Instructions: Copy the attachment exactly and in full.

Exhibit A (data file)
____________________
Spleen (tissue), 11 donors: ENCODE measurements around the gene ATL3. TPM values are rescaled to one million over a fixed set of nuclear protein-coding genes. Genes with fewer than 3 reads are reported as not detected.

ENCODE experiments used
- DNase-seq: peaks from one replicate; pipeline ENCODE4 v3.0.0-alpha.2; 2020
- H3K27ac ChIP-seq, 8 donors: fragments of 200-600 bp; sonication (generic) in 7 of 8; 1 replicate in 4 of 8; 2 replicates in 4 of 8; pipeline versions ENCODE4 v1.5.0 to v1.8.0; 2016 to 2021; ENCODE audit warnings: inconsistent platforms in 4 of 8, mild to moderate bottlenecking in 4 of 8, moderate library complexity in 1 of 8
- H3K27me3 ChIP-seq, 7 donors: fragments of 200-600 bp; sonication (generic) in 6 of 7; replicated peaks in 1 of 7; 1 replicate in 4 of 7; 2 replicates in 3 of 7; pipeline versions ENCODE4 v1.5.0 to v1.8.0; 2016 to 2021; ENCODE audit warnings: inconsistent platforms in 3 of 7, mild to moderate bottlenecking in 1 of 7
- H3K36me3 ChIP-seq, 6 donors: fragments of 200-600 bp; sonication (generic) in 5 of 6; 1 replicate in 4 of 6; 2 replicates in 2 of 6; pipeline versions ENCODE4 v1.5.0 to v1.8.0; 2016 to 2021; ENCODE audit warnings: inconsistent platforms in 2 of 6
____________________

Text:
Spleen (tissue), 11 donors: ENCODE measurements around the gene ATL3. TPM values are rescaled to one million over a fixed set of nuclear protein-coding genes. Genes with fewer than 3 reads are reported as not detected.

ENCODE experiments used
- DNase-seq: peaks from one replicate; pipeline ENCODE4 v3.0.0-alpha.2; 2020
- H3K27ac ChIP-seq, 8 donors: fragments of 200-600 bp; sonication (generic) in 7 of 8; 1 replicate in 4 of 8; 2 replicates in 4 of 8; pipeline versions ENCODE4 v1.5.0 to v1.8.0; 2016 to 2021; ENCODE audit warnings: inconsistent platforms in 4 of 8, mild to moderate bottlenecking in 4 of 8, moderate library complexity in 1 of 8
- H3K27me3 ChIP-seq, 7 donors: fragments of 200-600 bp; sonication (generic) in 6 of 7; replicated peaks in 1 of 7; 1 replicate in 4 of 7; 2 replicates in 3 of 7; pipeline versions ENCODE4 v1.5.0 to v1.8.0; 2016 to 2021; ENCODE audit warnings: inconsistent platforms in 3 of 7, mild to moderate bottlenecking in 1 of 7
- H3K36me3 ChIP-seq, 6 donors: fragments of 200-600 bp; sonication (generic) in 5 of 6; 1 replicate in 4 of 6; 2 replicates in 2 of 6; pipeline versions ENCODE4 v1.5.0 to v1.8.0; 2016 to 2021; ENCODE audit warnings: inconsistent platforms in 2 of 6